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I am having trouble understanding where to start with the following question:

Let $F$ be the set of all differentiable functions on $[a,b]$. Show $F$ is a vector space with the standard operations.

So I know that I need to prove the axioms, however I don't have a function to start with. How do I represent $F$ as a set of differentiable functions so I can prove the axioms?

Thanks.

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    $\begingroup$ your vectors are the functions, your scalars are elements of the field you're working on. So, take arbitrary vectors (functions) and scalars, and show the vector space properties hold $\endgroup$ – Alan Aug 5 '15 at 12:02
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Hint: Suppose $f$ and $g$ are differentiable functions, and $a$ is a Real number. What is $f+g$? What about $af+g$? You don't need to be given any particular functions, you can imagine any two functions in $F$ and show how $F$ is a vector space using two arbitrary functions.

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  • $\begingroup$ I hope everything comes out ok. $\endgroup$ – Todd Wilcox Aug 5 '15 at 12:41
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HINT: $(af(x)+bg(x))'=af'(x)+bg'(x)$ and your vectors are $f$ and $g$. You can omit verifying all axioms, because $F$ is a subspace of $C[a,b]$ (continuous functions).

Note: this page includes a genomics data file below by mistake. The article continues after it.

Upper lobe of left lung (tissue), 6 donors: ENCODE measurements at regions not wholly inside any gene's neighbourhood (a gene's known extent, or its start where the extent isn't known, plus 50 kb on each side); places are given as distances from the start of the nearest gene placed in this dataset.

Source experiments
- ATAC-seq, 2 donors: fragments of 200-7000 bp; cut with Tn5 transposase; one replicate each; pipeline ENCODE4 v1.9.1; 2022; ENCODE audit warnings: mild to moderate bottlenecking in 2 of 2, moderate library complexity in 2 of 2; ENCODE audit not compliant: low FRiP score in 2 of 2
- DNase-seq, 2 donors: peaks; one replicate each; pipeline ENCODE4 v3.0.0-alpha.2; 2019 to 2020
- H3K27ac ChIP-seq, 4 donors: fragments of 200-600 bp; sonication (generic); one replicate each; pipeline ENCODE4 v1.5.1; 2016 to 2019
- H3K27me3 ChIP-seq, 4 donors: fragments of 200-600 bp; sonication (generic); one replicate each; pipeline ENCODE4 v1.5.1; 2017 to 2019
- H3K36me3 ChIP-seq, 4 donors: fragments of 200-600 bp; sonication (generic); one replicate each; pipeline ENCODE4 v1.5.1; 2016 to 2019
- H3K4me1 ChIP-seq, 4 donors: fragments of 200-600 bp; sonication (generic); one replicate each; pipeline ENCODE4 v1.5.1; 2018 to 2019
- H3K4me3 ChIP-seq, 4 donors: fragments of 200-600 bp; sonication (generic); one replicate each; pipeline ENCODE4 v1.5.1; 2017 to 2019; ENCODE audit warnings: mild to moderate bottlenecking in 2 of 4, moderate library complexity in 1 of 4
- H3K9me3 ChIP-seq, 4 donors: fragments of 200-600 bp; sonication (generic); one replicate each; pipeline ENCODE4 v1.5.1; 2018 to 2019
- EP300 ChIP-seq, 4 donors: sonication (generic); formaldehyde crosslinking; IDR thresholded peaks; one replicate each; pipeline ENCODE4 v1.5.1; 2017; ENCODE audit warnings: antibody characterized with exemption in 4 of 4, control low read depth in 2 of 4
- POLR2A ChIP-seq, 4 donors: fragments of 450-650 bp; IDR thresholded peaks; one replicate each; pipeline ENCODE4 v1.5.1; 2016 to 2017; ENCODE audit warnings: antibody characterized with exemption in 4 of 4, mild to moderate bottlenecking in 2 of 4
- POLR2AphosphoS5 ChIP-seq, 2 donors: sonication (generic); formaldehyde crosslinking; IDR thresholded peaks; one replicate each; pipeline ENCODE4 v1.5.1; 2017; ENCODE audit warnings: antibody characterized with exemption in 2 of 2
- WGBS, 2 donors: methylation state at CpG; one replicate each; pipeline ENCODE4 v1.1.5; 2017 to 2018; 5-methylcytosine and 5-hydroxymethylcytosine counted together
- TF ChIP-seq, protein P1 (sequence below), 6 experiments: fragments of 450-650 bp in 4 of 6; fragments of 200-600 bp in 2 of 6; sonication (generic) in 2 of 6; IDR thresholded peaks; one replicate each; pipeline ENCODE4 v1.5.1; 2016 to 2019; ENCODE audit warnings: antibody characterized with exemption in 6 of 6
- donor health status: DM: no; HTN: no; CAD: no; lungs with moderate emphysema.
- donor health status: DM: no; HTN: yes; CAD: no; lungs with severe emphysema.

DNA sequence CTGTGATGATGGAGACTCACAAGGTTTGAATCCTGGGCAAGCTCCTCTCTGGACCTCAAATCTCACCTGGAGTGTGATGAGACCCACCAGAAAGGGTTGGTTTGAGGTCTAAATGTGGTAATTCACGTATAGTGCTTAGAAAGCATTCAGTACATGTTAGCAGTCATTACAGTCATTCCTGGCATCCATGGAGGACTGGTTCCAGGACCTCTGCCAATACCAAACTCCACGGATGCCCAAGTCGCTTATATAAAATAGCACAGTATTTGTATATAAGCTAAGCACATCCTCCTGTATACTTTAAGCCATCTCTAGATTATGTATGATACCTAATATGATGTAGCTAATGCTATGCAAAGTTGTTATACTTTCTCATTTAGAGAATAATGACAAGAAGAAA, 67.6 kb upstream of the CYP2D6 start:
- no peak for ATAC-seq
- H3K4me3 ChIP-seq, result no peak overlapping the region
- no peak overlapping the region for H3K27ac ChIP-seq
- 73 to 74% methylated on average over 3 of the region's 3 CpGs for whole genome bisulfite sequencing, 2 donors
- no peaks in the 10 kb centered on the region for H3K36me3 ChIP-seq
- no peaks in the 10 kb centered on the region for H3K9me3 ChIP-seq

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  • $\begingroup$ The way I understand it is that you prove VA and SM for subspaces, but when proving a vector space you need to prove all axioms. The question states that F is the vector space, however you've said that F is a subspace of C[a,b]. Could you please explain the relevance of a subspace in this question? Thanks. $\endgroup$ – Angie01 Aug 5 '15 at 23:18
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    $\begingroup$ @Angie01 If you know, that $F$ is a subset of $C[a,b]$, you must only verify that multiplying a vector by a scalar is in $F$, and sum of vectors is in $F$, which is verified by the first equation in my answer. I am assuming that you are not expected to verify all conditions of the linear space, but you may use this characterization of a linear subspace. $\endgroup$ – Przemysław Scherwentke Aug 6 '15 at 18:01
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This is my answer now:

Take two functions f(x), g(x) $\in$ F, which are differentiable.

$(f(x)+g(x))' = f'(x) +g'(x) \in [a,b]$ as for a function to be differentiable, it must be continuous over a given interval.

let c $\in$ $R$,

$(cf(x))'=cf'(x) \in [a,b]$ as f(x) is continous on $[a,b]$

I don't really see how this is proving much - it's just rehashing the axioms with different notation.

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